On October 30, the Supreme Court denied bail to Manish Sisodia, the former Deputy Chief Minister of Delhi. He is currently facing charges of money laundering and corruption in connection with purported irregularities in the formulation and execution of a defunct liquor policy in the national capital. The leader of the Aam Aadmi Party (AAP) has been held in custody since February this year and is under investigation by both the Central Bureau of Investigation (CBI) and the Directorate of Enforcement (ED).
The decision was rendered by a panel comprising Justices Sanjiv Khanna and SVN Bhatti, who presided over Sisodia’s appeals challenging the denial of bail by the Delhi High Court in both the CBI and ED cases. The highest court had taken note of his petitions in July and subsequently reserved judgment earlier this month.
Justice Khanna stated during the pronouncement of the order, “Certain legal questions have been addressed, albeit in a limited scope. In our analysis, there are certain facets that we find questionable. However, one aspect, concerning the transfer of Rs 338 crores, appears to be tentatively established. Therefore, we have rejected the bail application.”
He went on to add, “While we are denying the bail application, we want to make a specific observation that assurance has been given that the trial will be concluded within six to eight months. If, within three months, there is any indication of sluggish or delayed progress in the trial, he will have the right to file a bail application.”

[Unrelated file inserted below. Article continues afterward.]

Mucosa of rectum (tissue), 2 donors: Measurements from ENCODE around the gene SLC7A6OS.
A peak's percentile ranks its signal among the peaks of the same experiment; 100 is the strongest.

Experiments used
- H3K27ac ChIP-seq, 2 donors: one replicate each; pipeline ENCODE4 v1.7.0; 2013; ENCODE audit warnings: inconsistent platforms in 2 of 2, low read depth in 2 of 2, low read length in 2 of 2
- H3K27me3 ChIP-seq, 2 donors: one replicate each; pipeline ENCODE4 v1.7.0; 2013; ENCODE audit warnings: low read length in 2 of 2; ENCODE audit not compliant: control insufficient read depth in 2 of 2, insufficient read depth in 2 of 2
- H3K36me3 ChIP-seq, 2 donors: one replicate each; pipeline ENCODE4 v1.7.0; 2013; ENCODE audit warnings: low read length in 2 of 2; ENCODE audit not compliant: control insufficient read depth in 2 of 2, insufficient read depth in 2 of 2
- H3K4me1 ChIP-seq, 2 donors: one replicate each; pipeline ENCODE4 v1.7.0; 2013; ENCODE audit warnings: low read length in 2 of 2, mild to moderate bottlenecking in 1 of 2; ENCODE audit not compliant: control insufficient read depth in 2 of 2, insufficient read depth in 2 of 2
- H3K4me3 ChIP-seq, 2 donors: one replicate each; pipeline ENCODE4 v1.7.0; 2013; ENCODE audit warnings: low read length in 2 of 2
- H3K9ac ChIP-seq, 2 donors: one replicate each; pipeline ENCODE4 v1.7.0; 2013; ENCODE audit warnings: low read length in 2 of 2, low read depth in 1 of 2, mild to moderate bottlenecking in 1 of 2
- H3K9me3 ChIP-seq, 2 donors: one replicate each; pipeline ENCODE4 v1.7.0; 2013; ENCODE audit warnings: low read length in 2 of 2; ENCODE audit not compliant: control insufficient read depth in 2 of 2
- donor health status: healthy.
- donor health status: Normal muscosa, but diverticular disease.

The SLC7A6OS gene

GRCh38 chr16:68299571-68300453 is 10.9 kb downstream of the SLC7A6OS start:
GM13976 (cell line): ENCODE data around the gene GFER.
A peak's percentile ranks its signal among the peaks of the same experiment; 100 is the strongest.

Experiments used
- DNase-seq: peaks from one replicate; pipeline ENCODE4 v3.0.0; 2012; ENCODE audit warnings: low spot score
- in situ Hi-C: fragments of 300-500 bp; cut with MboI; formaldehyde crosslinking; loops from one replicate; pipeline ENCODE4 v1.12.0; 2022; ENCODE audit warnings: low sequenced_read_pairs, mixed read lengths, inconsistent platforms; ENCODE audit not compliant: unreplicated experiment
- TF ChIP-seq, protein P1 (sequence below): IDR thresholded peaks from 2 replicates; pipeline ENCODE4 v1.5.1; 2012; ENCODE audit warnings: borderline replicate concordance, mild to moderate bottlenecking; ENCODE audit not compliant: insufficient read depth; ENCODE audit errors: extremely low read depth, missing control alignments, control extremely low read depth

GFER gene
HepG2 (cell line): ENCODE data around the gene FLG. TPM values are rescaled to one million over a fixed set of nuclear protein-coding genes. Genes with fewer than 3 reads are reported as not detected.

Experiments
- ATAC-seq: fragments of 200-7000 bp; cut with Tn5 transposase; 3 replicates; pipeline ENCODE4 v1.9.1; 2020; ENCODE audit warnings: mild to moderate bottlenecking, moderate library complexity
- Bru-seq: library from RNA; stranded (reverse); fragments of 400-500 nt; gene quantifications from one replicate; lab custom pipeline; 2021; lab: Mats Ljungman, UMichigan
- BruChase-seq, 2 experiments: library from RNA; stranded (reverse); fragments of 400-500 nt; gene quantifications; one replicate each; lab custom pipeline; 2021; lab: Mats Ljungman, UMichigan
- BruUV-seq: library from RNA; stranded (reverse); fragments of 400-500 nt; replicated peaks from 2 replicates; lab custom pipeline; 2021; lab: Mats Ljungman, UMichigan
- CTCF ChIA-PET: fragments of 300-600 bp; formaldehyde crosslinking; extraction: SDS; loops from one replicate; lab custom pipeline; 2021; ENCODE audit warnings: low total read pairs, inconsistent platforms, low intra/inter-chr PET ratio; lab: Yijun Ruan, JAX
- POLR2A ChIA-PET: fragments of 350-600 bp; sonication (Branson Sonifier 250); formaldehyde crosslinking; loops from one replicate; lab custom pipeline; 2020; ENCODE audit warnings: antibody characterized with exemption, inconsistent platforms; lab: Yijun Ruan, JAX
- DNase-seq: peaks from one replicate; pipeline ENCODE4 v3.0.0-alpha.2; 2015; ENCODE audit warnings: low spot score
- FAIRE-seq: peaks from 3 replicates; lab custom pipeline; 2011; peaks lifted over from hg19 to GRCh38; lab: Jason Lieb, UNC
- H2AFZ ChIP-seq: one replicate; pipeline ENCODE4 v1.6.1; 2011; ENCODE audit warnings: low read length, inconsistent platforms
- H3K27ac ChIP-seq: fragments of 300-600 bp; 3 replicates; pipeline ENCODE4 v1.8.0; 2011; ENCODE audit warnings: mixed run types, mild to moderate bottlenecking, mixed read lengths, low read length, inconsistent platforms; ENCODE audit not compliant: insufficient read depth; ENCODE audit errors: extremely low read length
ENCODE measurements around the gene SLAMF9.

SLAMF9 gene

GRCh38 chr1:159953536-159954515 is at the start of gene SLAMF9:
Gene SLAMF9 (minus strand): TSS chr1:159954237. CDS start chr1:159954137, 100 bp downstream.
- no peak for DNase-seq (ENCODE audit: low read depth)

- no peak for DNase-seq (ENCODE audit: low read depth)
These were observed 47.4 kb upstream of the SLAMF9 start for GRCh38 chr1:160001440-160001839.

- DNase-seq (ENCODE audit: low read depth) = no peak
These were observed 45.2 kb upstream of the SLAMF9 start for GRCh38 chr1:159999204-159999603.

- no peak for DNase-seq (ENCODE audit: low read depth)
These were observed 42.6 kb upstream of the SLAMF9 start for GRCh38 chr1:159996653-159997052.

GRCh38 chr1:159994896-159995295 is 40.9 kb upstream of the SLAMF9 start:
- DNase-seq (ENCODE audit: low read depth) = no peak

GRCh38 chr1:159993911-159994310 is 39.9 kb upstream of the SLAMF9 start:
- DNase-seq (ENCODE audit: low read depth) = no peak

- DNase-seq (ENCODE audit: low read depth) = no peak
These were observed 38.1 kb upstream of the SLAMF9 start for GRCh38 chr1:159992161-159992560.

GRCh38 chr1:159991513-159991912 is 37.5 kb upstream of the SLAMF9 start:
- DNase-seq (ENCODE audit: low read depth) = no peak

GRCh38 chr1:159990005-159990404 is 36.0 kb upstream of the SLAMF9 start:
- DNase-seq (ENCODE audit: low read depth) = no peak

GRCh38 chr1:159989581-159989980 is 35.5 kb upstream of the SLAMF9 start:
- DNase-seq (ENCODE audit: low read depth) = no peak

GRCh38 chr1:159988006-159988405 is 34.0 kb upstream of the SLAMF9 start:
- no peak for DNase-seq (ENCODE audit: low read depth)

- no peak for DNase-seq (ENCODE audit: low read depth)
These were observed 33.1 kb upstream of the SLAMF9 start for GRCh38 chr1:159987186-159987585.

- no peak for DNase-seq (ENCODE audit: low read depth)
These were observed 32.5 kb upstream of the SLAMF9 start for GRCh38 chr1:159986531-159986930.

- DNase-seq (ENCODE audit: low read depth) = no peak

During recent oral arguments, Singhvi, representing the legislator in question, emphasized that there is no direct money trail implicating Sisodia, who currently serves as a legislative assembly member and previously held the position of Delhi Deputy Chief Minister. He argued that there is no evidence linking Sisodia to the independent offense of money laundering as outlined in Section 3 of the Prevention of Money Laundering Act, 2002.
Regarding the liquor policy dispute, Singhvi contended that the new policy, a collective institutional decision, was designed to disrupt the prevalent cartelization among private manufacturers, ultimately resulting in increased revenues and curbing unreasonable and excessive profits earned by wholesalers. Additionally, the senior counsel underscored Sisodia’s low flight risk and his inability to influence witnesses, supporting the claim that the criteria for granting bail have been met.
During the hearing, the Supreme Court raised various points, including a query about the absence of the political party allegedly benefiting from the purported excise policy irregularities. The court clarified that this question was solely a legal matter concerning the potential liability of suspected co-conspirators.
This led to a surge in media speculation suggesting that the Aam Aadmi Party might be implicated as one of the accused in the case. When pressed for a statement, Additional Solicitor-General SV Raju firmly stated that no one would be exempt from investigation if evidence of wrongdoing was uncovered by the central agencies.
Throughout the extensive hearing, the court posed several other crucial inquiries to the agencies regarding their investigations into Sisodia’s alleged involvement in the financial improprieties associated with the formulation and execution of the Delhi liquor policy.